Disputatio:Ius

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Etymologia[fontem recensere]

Re "Ius venit a prisca forma *de-uis vel *de-ois. Ius est quod est contra vires, contra iram."—Is that a folk-etymology? According to The American Heritage Dictionary of Indo-European Roots, 2nd ed., ed. Calvert Watkins (Boston: Houghton Mifflin, 2000), Latin ius reflects the Proto-Indo-European root yewes-, not any de-uis or de-ois, and it seems to have nothing to do with being "contra vires, contra iram." IacobusAmor 14:11, 18 Ianuarii 2007 (UTC)

They sound like ancient etymologies, but cursory googling doesn't turn up any original source. So I added that little disclaimer. If those are genuine ancient, or even medieval etymologies, they are worth keeping, but labled for what they are. The real etymology can easily be included. If I get a chance I'll check Isidore of Seville. --Iustinus 17:08, 18 Ianuarii 2007 (UTC)
I can't find anything in Isidore... check QUid differunt inter se ius, lex, et mores... I figured it would be there.--Ioshus (disp) 18:04, 18 Ianuarii 2007 (UTC)

Iuris vs. Juris[fontem recensere]

Hello, i have a question regarding the academic grade "Dr. jur." / "Dr. iur.". Which one is the correct version? Thanks --141.53.209.145 19:28, 25 Martii 2007 (UTC)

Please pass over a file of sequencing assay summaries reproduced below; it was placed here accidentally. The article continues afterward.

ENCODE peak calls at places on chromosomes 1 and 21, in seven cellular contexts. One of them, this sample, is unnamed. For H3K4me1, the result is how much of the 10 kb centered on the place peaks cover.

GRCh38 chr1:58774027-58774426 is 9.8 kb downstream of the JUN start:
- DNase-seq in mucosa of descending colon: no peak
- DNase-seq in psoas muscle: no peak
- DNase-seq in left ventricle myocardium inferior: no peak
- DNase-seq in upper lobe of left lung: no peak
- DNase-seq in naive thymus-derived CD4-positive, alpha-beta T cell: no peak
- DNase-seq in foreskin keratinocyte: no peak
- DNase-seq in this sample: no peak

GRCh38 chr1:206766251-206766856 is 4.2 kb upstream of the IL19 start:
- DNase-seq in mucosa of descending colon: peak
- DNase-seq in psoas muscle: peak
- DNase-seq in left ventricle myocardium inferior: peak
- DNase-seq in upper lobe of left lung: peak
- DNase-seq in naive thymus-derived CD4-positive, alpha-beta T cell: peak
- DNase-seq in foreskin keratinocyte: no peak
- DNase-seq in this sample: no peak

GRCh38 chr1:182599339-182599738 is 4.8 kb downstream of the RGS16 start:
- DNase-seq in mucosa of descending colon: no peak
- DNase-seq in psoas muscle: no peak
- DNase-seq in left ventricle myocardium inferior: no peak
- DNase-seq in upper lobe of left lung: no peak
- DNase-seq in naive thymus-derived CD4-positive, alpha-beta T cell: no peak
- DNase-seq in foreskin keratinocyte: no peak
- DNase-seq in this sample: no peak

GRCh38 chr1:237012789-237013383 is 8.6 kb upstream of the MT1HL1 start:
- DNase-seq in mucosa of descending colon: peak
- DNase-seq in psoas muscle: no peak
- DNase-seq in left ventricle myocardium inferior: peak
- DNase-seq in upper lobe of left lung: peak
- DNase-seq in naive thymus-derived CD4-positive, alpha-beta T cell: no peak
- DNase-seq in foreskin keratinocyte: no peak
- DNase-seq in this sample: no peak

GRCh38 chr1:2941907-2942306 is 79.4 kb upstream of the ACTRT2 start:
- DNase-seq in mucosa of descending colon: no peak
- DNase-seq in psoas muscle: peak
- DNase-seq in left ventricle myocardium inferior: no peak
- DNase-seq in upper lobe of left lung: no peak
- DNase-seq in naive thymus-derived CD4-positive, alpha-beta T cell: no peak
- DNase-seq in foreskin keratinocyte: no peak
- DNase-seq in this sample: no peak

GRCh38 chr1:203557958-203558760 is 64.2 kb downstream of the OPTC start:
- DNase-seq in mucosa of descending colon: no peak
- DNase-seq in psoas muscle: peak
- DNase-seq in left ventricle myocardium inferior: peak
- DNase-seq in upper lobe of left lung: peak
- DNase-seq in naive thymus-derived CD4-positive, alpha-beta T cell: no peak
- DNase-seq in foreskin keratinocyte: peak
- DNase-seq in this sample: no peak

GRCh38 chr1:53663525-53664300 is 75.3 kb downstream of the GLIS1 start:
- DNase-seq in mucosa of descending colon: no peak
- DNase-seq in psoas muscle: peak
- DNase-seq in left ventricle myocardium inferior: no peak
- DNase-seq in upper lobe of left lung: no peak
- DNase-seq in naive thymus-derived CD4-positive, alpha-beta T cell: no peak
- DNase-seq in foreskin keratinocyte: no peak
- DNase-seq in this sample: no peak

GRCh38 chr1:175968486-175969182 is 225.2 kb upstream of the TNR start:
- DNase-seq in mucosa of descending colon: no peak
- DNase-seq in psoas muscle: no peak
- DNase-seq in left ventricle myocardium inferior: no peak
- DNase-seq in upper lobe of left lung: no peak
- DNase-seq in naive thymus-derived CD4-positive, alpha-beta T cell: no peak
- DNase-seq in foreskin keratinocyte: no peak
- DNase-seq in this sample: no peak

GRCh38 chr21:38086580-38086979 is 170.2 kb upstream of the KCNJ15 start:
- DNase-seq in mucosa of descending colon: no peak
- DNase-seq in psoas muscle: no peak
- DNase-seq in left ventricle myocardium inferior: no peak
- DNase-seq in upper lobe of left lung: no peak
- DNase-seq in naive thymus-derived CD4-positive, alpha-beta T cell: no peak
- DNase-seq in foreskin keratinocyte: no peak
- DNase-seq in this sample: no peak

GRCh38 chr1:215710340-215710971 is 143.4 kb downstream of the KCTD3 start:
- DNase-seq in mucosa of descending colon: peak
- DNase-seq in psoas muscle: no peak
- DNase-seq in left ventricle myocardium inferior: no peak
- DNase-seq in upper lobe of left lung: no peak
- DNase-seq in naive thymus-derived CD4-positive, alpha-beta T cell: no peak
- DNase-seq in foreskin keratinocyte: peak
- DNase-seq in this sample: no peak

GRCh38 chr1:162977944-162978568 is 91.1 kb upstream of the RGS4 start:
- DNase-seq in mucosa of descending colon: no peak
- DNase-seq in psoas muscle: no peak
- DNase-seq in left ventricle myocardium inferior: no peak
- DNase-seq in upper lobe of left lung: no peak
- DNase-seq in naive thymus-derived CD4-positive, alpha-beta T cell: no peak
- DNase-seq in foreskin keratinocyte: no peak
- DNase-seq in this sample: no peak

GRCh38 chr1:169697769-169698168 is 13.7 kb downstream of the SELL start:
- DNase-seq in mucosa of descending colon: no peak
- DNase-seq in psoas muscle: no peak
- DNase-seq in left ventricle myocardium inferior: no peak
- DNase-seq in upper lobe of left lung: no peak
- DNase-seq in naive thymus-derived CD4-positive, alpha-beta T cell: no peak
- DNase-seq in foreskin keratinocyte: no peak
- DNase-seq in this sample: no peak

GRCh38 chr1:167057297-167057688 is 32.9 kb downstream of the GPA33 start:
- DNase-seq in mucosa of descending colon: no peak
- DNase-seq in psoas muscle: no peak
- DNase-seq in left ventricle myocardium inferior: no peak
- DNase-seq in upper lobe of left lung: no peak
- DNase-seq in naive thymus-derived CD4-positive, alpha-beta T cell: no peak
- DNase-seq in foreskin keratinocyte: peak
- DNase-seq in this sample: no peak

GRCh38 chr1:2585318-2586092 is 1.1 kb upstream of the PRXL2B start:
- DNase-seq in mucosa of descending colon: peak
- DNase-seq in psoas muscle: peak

Either is correct: it depends on whether you use the letter i both as vowel and consonant, or whether you use i for the vowel and j for the consonant. This is optional in Latin. On Vicipaedia, our rule is to use i for both vowel and consonant, so our standard spelling for this would be Dr. iur. Andrew Dalby (disputatio) 19:49, 25 Martii 2007 (UTC)
Thanks for the explanation! --141.53.209.145 20:49, 3 Aprilis 2007 (UTC)

Scholarship on Ius[fontem recensere]

Based on my reading at A concise dictionary of greek and roman antiquities, it seems that this article's treatment of ius does not do justice :) to the meaning of the concept to the ancient romans. From what I read, ius means right in the sense of a power granted to a man to perform certain actions in a society, a social principle, a liberty, and in the sense of a general obligation of respect between men. The ajudication of these rights by judges often relied in a way on unwritten traditions and standards which correspond to what today we call common law. These rights when codified (written down) are called Leges. The main distinction that the romans made was between ius (obligation between men) and fas (obligation to the gods).--Rafaelgarcia 23:31, 25 Novembris 2007 (UTC)

Sounds like we need a good 4 pages to do it justice =] --Ioscius (disp) 00:17, 26 Novembris 2007 (UTC)